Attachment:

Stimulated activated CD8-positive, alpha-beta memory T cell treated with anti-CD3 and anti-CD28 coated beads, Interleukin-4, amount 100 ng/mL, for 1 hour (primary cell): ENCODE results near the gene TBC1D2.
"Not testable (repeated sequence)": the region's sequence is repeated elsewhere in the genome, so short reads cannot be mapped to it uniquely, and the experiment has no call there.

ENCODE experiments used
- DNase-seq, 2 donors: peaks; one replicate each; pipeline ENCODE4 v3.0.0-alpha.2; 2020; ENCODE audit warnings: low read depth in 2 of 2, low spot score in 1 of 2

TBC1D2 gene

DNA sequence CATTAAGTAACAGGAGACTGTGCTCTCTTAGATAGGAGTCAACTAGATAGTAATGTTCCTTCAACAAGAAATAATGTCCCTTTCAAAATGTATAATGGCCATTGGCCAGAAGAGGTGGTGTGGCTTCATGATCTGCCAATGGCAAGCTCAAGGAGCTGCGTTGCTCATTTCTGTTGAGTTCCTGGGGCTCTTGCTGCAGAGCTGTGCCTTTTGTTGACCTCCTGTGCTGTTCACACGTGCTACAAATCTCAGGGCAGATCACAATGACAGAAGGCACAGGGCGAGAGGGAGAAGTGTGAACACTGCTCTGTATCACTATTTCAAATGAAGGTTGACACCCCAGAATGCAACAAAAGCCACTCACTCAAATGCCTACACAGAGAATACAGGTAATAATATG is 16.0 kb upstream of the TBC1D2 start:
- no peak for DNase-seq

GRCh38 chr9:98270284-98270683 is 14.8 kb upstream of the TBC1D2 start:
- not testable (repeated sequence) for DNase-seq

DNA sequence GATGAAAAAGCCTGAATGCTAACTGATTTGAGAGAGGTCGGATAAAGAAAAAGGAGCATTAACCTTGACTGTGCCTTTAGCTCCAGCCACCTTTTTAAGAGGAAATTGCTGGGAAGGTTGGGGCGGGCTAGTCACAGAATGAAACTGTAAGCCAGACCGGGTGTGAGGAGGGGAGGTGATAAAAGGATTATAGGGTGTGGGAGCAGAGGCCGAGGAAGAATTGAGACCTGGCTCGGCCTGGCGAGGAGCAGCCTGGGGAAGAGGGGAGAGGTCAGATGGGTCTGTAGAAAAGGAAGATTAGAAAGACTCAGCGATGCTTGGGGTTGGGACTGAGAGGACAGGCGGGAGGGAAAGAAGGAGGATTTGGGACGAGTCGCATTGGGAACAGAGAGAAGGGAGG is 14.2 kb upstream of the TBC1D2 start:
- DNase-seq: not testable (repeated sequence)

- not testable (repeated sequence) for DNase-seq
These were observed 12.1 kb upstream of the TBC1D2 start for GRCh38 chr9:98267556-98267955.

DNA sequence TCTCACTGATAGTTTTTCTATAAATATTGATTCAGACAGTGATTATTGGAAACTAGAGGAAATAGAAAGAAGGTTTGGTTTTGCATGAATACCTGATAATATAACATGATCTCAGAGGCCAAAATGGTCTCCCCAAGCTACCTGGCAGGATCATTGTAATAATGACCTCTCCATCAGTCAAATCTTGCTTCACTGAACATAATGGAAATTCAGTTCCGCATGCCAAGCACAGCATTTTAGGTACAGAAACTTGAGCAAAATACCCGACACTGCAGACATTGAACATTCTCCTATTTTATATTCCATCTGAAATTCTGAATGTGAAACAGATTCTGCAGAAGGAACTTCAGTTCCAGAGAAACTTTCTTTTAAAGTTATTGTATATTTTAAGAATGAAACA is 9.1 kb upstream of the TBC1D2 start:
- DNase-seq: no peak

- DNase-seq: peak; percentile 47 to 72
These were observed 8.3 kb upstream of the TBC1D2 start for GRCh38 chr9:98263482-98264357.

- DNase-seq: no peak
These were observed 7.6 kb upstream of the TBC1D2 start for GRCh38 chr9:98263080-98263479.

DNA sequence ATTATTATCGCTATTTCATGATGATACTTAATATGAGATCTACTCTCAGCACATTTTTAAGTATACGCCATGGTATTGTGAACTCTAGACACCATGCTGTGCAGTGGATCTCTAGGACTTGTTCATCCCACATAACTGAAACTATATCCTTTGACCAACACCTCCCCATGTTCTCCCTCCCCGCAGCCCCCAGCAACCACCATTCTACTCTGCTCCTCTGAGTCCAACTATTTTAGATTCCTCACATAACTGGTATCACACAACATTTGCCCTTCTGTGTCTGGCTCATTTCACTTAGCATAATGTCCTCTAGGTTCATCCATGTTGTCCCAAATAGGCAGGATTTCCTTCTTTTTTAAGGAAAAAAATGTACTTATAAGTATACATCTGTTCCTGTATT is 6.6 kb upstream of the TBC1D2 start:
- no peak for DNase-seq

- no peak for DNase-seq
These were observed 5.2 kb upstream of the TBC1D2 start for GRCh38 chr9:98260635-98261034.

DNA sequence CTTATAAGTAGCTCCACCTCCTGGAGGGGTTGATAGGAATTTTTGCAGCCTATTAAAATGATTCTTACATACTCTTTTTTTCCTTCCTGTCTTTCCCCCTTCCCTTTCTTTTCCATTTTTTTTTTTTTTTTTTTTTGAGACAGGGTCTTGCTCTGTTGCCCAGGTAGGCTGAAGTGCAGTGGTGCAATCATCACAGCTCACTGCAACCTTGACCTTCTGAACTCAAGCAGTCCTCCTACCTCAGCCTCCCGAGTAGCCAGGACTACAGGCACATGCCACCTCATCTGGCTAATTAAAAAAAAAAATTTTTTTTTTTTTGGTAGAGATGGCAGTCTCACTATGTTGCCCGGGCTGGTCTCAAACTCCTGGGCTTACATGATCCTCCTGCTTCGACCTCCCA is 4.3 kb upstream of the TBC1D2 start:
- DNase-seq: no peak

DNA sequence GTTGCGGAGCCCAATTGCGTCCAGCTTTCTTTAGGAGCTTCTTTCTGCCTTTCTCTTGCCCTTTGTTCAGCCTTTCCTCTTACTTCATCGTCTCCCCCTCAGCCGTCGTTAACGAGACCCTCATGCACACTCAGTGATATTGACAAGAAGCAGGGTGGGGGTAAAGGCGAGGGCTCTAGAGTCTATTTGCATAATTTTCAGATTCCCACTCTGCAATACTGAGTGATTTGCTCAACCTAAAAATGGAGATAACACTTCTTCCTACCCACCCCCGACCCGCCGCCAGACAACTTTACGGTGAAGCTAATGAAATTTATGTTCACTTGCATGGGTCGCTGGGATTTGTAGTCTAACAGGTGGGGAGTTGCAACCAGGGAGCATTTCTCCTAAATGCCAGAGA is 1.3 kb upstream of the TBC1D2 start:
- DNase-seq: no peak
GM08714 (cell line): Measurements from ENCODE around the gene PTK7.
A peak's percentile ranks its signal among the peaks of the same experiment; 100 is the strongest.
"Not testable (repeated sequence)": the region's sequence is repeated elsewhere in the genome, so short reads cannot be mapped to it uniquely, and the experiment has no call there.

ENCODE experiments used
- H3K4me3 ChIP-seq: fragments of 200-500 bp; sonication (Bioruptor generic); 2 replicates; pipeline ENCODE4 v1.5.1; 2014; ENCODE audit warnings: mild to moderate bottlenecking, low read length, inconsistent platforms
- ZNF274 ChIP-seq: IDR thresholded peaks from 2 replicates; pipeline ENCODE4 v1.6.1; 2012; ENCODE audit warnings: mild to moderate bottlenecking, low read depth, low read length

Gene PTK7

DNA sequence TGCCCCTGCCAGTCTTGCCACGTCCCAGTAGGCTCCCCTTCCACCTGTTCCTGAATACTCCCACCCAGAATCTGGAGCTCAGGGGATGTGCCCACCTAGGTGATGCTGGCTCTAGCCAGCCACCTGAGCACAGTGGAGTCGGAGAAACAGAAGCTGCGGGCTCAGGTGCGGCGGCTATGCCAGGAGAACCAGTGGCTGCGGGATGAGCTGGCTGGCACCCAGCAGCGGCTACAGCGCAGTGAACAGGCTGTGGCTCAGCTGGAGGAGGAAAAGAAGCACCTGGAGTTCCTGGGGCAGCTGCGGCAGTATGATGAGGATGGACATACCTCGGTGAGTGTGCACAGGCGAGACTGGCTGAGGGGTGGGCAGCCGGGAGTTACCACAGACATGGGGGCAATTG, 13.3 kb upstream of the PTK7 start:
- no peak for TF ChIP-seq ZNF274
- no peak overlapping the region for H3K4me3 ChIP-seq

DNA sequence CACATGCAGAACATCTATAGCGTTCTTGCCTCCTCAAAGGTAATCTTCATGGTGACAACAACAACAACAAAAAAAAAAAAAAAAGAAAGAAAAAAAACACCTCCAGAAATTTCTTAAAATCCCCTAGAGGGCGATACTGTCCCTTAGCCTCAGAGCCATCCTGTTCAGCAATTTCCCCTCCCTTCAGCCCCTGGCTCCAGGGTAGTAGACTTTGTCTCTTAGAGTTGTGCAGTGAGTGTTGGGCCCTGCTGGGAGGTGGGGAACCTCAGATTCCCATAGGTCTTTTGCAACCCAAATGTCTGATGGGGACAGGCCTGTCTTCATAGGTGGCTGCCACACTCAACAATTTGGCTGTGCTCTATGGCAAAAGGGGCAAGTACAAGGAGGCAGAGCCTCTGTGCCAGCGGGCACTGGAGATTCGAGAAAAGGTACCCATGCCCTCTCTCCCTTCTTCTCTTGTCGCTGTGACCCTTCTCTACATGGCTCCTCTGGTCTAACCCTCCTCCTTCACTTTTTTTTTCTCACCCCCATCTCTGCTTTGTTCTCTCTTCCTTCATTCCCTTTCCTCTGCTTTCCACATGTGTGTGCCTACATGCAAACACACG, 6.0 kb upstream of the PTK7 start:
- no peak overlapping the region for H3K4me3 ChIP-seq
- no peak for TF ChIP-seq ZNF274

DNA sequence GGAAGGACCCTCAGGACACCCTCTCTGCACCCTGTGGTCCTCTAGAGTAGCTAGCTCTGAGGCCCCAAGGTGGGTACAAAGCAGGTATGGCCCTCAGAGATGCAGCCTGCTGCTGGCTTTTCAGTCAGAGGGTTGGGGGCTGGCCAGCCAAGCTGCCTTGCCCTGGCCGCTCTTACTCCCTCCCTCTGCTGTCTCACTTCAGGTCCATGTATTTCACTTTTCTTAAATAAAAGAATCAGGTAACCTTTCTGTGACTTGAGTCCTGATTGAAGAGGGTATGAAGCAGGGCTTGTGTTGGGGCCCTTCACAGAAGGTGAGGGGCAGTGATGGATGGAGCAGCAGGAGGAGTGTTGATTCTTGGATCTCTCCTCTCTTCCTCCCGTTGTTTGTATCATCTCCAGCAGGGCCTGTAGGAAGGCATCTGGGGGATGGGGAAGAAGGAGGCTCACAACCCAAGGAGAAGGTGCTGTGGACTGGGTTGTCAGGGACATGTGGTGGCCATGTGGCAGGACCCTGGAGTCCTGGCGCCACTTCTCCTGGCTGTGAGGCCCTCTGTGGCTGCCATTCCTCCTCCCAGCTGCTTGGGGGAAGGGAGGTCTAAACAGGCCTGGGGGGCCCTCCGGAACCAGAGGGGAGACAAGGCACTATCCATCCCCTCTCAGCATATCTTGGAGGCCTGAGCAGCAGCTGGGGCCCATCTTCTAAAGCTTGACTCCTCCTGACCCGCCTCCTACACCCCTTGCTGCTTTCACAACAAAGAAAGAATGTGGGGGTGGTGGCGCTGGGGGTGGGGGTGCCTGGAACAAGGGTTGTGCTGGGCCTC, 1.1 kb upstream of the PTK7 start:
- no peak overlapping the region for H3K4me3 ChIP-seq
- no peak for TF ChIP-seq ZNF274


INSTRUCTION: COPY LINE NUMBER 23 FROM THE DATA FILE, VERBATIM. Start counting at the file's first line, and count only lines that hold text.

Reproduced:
These were observed 5.2 kb upstream of the TBC1D2 start for GRCh38 chr9:98260635-98261034.